Identity theft – the fastest-growing crime in the United States – is already being used by international terrorists as a vehicle for raising money and laundering it, but law-enforcement officials fear the situation could worsen to crisis proportions as the crime becomes increasingly widespread.
The issue hit home last week when the FBI released photographs of five men suspected of illegally slipping into the U.S. from Canada. Although authorities this week concluded that the tip they received about the men was a hoax, the incident raised awareness about the issue of terrorists using fake identities to enter the U.S.
U.S. law-enforcement authorities have acknowledged the existence of a large identity theft and fraud network that could have links to terrorism.
Identity theft is a relatively new crime – basically unheard of just a few years ago. But law-enforcement authorities say you will be hearing more and more about it in the months and years ahead.
Aberdeen Group, a leading market analysis and positioning services firm known for its forecasts about business and technology trends, predicts identity theft will multiply three-fold in 2003, from a crime resulting in losses of about $8.75 billion last year to one topping $24 billion this year.
The Federal Trade Commission received almost 120,000 complaints related to identity theft by last September, compared with 85,000 complaints filed in all of 2001.
In November, identity theft was in the headlines with the arrest of Phillip Cummings in a $2.7 million ring, considered the largest instance of financial loss from the crime in the history of the United States. Cummings, a former employee of Teledata Communications, a Long Island-based software company that connects financial institutions with the major credit bureaus via the Internet, is alleged to have pilfered more than 30,000 passwords used by financial institutions like Washington Mutual, Ford Motor Credit and Cleveland-based Dollar Bank, to obtain the credit reports of their customers online. Cummings is said to have then sold these passwords, for $30 each, to a partner who downloaded and sold the 30,000 credit reports to a gang of 20 ID thieves in New York. The group is believed to have used the info on the credit reports to take over a number of consumers’ checking accounts, while also setting up credit-card and brokerage accounts in the consumers’ names.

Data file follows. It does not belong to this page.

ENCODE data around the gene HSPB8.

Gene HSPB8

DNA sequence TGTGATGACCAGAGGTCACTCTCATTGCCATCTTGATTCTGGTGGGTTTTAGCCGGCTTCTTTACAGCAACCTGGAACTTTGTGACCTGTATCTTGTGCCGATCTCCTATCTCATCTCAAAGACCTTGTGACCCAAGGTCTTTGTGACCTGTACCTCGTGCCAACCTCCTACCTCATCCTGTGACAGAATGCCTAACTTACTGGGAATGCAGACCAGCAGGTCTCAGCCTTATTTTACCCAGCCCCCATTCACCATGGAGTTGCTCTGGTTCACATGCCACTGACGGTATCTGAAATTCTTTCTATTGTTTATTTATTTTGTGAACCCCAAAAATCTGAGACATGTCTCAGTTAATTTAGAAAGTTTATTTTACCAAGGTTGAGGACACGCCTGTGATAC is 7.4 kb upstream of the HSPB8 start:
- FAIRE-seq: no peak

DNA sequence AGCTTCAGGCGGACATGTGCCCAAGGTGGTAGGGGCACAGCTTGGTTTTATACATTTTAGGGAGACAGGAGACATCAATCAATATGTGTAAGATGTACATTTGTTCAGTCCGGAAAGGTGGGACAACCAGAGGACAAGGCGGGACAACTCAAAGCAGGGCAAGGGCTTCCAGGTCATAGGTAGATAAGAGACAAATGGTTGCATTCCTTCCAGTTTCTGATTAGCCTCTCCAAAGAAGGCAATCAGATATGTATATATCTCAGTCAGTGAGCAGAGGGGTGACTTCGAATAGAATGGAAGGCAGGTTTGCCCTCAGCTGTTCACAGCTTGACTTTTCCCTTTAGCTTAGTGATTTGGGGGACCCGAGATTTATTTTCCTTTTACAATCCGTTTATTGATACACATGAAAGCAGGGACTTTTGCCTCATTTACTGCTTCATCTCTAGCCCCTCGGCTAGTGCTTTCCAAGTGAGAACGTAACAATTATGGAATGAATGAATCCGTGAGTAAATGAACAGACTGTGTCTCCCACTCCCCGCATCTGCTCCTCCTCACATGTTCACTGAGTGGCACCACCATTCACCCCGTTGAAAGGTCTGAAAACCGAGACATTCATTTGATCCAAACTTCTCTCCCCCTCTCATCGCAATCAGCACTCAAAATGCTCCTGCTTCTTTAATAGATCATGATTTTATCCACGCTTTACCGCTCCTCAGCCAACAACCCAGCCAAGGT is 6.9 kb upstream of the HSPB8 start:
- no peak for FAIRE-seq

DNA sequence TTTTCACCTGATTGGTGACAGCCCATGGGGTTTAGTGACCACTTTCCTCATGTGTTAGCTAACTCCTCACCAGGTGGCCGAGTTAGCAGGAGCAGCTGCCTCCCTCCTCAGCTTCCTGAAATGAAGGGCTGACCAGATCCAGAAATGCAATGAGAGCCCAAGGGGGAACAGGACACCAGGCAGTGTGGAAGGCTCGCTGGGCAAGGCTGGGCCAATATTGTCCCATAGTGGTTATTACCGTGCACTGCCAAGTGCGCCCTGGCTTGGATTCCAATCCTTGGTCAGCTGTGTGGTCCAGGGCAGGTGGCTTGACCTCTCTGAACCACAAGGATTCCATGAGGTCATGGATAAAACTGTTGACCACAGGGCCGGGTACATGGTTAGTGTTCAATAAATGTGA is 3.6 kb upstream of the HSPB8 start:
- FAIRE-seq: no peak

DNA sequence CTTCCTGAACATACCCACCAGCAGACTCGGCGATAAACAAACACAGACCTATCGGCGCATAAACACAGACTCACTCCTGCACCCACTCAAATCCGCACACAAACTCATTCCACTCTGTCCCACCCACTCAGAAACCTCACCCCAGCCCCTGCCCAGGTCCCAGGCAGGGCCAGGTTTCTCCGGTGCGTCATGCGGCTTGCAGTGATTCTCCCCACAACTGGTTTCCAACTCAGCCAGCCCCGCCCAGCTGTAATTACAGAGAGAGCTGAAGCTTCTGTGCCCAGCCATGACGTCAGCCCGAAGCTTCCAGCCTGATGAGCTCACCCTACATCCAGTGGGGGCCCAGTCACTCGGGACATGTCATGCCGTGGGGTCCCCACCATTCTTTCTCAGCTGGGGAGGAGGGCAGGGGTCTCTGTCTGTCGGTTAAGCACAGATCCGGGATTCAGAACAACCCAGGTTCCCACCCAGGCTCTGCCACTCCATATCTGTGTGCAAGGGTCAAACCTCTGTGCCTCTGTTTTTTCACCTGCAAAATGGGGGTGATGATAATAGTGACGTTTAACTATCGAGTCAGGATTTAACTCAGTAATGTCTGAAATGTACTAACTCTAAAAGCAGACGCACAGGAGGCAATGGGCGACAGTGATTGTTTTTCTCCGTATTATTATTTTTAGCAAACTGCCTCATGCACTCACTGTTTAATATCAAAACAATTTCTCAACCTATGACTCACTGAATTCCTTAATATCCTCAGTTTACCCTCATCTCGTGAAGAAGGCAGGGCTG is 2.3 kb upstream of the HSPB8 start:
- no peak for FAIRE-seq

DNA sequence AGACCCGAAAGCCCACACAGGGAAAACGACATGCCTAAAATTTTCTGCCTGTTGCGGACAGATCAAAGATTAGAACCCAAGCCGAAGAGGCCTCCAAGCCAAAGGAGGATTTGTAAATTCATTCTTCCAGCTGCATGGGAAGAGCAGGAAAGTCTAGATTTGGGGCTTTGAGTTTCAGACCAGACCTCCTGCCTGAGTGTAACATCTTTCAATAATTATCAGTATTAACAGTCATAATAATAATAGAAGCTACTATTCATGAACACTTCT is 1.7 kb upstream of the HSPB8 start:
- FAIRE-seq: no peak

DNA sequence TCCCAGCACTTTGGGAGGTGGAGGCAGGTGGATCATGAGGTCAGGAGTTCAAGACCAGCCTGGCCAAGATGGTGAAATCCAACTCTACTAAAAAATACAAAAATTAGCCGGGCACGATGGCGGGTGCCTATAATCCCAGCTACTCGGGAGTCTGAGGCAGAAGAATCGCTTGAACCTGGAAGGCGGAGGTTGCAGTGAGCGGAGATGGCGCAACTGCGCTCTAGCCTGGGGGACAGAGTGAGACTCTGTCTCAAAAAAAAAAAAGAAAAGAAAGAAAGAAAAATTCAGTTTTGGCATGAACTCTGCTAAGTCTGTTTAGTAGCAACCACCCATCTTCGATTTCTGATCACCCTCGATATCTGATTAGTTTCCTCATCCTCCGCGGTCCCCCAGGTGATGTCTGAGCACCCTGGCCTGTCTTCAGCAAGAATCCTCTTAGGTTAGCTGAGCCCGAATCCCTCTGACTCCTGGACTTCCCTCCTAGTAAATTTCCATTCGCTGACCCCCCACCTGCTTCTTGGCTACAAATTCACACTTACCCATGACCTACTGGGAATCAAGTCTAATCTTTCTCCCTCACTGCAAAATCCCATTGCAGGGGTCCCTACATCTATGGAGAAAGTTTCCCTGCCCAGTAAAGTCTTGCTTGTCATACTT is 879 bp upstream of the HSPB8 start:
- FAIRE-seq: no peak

But authorities fear much bigger scams may be in the works. Last month, for example, enrollment and claim files of more than a half-million beneficiaries of the U.S. military’s managed-care network across a 16-state region were stolen.
Missing are computer hard drives with names, addresses, phone numbers, Social Security numbers, claims data and other information on every beneficiary enrolled in TRICARE through TriWest Healthcare Alliance Corp., the managed-care support contractor for the Central Region.
The Central Region is composed of Arizona, Colorado, Idaho, Iowa, Kansas, Minnesota, Missouri, Montana, Nebraska, Nevada, New Mexico, North Dakota, South Dakota, Utah, Wyoming and western Texas. Among potential victims of one of the largest identity-theft cases in recent memory are tens of thousands of active-duty service members who are listed as sponsors to family members. The threat of financial mischief through credit-card applications, access to e-mail, rerouting government checks and false identifications is clear.
But the stolen data also would seem to create risks to national security and to personal safety, in light of the war on terror.
The break-in occurred Dec. 14, when a thief or thieves stole every hard drive out of TriWest “servers” used to store enrollment and claims storage. TriWest for the past year has housed its servers in industrial park offices in northwest Phoenix.
The FBI, Defense Criminal Investigative Service and other law-enforcement agencies are investigating the incident.
The FBI has called for greater international cooperation to combat identity theft. Certainly, police forces across the U.S. have been overwhelmed by the phenomenon, which surfaced in the early 1990s.
What is truly scary about identity theft is how easy it is. At the simplest level opportunistic thieves pilfer mailboxes – sometimes brazenly trailing postal workers – and rubbish bins, searching for bank and credit-card details, and other information. Once thieves acquire a name, an address, a phone number or, best, a Social Security number, they can construct a fake identity and acquire bogus driver’s licenses, credit cards and bank accounts. Some thieves assume multiple identities, dumping them when credit dries up. Today, identity theft takes myriad forms. Modern thieves are more likely to pick through massive digitized databases, often accessed by hackers using the Internet.